- In the 1930s and 40s, Mussolini, Italy's prime minister, and dictator tried to eliminate all foreign words from the Italian language. How did he do that? He just changed them! For example, in soccer, "goal" became "meta." Disney character names changed, too: Donald Duck became "Paperino;" Mickey Mouse became "Topolino;" and Goofy became "Pippo." Although they're not banned anymore, these words and names have stuck. So now if you go to the Italian Disneyland, called Gardaland Park, you will see Topolino and Pippo!
- About 60 million people call Italy home, and it is 116,350 square miles, slightly larger than the US state of Arizona. If you compare that to the United Kingdom, 67 million people live there, and it is about 94,350 square miles. So, the UK is smaller than Italy but has a bigger population!
- The Italian flag is green, white, and red. These colors represent hope, faith, and charity.
- The average Italian eats close to 55 pounds of pasta annually. If you think about how light pasta is, that is a considerable amount! There are more than 500 different types of pasta eaten in Italy today.
What's It Like to Be a Kid in Italy?
- Kids begin school at 6 years old. They grow up speaking Italian, but they learn English in school, so many become bilingual in Italian and English.
- The most popular sport for kids is football (soccer). The Italian word for soccer is "calcio," the same word they use for "kick." A favorite of younger kids is "Rody, the bouncing horse," a plastic horse that a small child can hop onto and bounce around the room. Rody was invented in Italy in 1984.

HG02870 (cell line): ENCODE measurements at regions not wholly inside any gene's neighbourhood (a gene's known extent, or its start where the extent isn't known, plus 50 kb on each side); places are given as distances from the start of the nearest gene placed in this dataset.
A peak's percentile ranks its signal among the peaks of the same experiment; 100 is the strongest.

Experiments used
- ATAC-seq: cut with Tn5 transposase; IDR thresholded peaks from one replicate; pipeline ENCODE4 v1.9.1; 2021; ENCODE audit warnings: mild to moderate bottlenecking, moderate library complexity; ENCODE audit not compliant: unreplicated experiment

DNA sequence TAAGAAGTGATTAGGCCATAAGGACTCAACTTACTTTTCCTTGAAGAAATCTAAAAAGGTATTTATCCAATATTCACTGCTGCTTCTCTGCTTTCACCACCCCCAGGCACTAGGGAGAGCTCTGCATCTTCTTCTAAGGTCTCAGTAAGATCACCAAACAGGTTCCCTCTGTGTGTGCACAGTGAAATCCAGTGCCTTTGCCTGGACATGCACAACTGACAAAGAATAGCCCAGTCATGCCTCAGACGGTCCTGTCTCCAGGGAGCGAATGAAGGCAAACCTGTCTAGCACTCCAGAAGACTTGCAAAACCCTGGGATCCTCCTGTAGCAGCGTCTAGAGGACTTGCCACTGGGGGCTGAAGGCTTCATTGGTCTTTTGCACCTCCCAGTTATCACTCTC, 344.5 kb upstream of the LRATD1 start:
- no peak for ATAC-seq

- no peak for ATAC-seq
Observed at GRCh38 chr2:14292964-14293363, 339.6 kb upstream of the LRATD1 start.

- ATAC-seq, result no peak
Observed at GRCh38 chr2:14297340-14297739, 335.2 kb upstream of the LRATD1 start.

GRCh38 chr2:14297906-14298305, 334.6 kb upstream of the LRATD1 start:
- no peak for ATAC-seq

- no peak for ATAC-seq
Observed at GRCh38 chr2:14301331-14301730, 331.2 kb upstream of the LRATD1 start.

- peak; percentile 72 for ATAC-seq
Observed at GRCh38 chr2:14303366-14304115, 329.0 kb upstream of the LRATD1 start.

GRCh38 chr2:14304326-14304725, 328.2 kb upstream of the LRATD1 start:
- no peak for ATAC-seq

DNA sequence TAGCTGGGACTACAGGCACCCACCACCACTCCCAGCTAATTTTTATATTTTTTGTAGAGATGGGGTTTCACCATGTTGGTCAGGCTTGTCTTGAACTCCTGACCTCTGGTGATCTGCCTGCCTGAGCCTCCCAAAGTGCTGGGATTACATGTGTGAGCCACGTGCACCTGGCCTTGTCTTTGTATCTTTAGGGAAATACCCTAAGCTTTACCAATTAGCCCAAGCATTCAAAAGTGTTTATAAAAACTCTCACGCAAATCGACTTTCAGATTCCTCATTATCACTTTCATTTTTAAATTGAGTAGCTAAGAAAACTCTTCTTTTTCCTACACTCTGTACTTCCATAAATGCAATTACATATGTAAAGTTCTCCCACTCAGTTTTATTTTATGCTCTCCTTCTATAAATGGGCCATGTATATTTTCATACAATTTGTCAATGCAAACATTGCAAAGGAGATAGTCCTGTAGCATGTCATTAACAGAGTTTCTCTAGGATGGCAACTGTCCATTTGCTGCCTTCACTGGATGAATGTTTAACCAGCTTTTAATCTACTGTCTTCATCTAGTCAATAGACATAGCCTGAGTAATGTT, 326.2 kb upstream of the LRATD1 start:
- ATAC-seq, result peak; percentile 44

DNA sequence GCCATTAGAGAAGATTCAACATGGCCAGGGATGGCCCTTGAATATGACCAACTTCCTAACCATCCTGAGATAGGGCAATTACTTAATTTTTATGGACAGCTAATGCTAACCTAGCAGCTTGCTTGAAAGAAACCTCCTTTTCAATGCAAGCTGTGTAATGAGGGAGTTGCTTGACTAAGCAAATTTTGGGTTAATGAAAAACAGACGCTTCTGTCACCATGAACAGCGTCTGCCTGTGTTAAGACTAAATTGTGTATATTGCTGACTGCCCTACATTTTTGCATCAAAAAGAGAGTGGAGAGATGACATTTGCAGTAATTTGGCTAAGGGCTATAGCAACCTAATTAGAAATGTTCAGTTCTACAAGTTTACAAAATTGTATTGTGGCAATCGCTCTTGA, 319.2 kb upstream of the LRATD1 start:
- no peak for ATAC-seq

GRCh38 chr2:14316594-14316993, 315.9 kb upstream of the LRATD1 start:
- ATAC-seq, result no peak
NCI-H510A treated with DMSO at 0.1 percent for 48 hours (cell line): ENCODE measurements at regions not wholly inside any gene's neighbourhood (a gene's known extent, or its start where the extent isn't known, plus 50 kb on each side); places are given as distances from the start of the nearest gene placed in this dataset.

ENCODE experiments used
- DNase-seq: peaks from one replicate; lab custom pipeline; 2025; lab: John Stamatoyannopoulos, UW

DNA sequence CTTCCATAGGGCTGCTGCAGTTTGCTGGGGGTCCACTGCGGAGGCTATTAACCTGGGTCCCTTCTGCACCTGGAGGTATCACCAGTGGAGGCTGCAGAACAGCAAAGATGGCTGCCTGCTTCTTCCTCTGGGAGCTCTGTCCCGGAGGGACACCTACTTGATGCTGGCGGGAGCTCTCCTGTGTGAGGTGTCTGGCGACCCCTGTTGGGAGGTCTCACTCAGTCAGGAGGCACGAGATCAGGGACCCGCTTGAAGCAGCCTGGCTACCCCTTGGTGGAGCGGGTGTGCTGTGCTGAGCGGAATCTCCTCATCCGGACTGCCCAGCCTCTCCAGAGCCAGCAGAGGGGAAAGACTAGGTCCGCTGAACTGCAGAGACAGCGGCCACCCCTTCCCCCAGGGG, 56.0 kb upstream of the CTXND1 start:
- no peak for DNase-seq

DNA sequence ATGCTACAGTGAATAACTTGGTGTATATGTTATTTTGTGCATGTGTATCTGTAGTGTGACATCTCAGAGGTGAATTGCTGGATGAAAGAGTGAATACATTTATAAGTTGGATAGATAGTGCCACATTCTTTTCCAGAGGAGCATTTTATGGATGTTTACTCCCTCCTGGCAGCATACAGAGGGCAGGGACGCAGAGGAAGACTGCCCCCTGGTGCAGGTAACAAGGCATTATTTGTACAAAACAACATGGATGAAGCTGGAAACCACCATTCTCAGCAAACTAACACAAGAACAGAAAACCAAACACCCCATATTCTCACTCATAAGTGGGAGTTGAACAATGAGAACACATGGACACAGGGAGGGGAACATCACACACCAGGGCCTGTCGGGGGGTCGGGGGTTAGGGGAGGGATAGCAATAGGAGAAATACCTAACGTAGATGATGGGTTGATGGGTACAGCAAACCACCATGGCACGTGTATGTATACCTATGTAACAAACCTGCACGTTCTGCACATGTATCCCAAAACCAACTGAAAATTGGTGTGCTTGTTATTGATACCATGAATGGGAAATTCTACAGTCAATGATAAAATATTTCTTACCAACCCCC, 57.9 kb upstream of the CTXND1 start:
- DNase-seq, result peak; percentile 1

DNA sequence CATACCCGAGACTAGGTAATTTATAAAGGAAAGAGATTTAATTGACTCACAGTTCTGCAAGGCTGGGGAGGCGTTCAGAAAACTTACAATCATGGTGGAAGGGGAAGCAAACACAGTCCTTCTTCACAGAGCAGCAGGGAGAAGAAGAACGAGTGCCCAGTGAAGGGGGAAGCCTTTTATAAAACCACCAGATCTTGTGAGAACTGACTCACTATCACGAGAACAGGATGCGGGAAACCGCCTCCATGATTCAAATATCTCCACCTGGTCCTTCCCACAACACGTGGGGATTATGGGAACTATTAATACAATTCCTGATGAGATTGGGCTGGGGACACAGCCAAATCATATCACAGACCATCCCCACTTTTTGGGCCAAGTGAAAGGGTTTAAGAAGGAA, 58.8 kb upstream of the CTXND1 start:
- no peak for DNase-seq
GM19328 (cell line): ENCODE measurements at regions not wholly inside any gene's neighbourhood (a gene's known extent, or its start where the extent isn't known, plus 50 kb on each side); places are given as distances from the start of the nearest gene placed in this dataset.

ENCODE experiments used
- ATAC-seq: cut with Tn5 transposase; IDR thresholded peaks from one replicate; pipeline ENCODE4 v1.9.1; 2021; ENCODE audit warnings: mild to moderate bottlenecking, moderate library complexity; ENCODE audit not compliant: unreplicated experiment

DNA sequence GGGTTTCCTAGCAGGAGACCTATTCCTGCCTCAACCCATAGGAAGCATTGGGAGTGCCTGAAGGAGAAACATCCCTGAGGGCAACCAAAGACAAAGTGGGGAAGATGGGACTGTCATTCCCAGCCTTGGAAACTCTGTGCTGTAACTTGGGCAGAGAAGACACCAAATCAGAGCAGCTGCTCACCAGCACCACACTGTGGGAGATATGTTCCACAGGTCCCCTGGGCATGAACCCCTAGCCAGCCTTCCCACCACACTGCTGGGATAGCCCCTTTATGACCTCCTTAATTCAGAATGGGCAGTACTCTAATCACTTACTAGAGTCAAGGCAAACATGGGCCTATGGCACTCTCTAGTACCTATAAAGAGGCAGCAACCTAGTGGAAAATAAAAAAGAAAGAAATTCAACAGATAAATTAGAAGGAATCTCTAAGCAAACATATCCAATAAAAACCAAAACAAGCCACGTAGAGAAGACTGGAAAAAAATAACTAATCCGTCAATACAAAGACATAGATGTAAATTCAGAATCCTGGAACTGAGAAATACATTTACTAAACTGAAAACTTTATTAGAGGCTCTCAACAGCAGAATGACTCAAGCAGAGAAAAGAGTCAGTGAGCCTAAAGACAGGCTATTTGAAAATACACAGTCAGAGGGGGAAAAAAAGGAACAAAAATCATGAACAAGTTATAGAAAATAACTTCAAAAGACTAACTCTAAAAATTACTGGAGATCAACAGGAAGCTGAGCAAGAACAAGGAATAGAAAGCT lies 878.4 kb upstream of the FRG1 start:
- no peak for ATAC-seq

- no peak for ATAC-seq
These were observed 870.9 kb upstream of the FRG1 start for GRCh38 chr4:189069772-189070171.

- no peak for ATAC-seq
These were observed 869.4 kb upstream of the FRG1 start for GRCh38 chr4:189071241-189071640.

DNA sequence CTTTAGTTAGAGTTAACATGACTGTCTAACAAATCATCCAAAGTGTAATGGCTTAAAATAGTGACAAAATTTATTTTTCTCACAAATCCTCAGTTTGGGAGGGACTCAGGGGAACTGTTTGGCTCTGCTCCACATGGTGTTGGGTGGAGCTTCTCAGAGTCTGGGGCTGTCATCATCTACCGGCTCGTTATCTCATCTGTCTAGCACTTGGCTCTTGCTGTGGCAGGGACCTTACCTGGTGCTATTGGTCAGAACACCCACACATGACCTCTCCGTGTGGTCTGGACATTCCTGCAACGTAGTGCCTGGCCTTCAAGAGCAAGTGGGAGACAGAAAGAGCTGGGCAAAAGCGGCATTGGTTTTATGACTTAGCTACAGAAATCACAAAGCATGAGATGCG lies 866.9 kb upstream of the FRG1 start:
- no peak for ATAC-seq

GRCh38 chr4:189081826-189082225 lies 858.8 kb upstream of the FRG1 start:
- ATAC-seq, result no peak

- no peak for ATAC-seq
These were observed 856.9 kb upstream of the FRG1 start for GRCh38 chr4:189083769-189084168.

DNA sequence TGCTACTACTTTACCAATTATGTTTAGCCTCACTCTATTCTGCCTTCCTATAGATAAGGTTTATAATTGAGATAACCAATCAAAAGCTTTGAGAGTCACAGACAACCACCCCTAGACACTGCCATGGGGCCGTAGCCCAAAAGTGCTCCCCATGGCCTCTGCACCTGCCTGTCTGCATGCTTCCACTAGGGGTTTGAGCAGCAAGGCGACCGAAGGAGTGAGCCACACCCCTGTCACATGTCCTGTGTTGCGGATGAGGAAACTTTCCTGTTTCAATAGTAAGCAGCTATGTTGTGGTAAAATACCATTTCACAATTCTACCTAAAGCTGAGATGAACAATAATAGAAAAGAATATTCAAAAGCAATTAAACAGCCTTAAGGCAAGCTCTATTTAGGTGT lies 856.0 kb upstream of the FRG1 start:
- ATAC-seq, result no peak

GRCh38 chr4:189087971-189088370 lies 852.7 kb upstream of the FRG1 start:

- The family ("la famiglia") is a central characteristic of Italian life. Children have great respect for their older relatives. It is traditional to name the first male child after the grandfather and the first female child after the grandmother.
- If kids live close to school, they can go home and have lunch with their families! Lunch at school might be pasta, meat with vegetables, a sandwich, or a salad with lots of ingredients. Families typically eat dinner later (7 to 8 pm), so kids end up staying up later, too!
- Between lunch and dinner, kids often enjoy "merenda," which is an afternoon snack that translates to "something that is deserved." It is really a mini-meal that can include both savory and sweet foods. Examples of savory foods are a salami or mortadella sandwich, a slice of rustic bread rubbed with a cut, raw tomato, or "pizza bianca" (white pizza without tomato sauce). Types of sweet foods eaten during merenda are "gelato" (a lower-fat type of ice cream), any kind of cake, or biscotti dipped in warm milk.